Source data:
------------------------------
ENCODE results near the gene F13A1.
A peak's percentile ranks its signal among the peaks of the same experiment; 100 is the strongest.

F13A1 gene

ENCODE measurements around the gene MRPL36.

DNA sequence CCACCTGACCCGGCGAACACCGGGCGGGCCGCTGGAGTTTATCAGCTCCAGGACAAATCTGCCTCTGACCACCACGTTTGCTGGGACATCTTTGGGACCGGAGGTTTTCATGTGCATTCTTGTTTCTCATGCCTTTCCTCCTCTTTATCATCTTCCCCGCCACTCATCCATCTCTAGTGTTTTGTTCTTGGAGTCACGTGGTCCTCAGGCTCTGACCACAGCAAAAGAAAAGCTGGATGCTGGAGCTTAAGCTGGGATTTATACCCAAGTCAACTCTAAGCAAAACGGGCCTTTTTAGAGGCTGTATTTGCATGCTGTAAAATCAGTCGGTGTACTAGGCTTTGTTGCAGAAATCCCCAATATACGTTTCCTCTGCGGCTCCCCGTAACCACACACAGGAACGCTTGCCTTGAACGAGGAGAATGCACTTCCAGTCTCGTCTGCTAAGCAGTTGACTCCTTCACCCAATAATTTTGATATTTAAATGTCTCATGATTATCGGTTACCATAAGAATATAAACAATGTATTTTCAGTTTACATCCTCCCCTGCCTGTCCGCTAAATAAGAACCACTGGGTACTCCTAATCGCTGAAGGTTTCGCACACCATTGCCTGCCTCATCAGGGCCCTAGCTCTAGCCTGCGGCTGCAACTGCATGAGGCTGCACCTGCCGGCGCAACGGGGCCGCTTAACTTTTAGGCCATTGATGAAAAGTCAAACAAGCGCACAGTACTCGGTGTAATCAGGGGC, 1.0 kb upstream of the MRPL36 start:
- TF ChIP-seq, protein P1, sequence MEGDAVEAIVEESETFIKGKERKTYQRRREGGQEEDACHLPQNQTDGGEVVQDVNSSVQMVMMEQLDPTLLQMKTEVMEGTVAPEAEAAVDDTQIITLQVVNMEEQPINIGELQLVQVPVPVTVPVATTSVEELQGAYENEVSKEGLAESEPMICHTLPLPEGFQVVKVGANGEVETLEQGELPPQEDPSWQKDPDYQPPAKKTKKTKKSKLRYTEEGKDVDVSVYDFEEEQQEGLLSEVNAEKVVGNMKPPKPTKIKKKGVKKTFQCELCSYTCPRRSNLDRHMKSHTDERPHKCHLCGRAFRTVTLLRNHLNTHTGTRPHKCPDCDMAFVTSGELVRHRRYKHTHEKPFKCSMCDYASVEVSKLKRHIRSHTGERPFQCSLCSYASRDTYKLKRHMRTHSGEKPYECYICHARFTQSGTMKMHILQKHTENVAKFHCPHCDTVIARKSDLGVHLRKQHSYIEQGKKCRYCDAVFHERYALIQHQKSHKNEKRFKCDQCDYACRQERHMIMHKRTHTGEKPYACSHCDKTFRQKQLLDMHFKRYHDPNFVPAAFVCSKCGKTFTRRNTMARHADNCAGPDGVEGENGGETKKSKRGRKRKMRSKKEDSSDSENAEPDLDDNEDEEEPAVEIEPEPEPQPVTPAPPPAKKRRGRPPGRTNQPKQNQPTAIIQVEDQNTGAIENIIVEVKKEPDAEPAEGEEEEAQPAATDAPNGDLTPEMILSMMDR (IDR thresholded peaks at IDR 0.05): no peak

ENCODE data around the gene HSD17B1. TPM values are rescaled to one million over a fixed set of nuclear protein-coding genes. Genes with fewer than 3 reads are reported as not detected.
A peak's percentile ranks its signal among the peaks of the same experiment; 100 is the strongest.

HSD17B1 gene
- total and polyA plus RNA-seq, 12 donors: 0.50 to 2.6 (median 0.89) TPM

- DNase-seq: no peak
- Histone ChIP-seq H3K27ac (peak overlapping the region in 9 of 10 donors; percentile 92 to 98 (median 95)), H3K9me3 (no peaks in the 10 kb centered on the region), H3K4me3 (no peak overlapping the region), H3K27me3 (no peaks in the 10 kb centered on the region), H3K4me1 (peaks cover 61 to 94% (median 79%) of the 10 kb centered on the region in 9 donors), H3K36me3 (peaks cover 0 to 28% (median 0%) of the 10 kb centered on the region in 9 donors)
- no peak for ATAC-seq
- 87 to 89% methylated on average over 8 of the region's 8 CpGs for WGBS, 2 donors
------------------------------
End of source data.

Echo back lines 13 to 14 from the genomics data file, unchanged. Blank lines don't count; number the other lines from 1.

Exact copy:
- no peak for ATAC-seq
- 87 to 89% methylated on average over 8 of the region's 8 CpGs for WGBS, 2 donors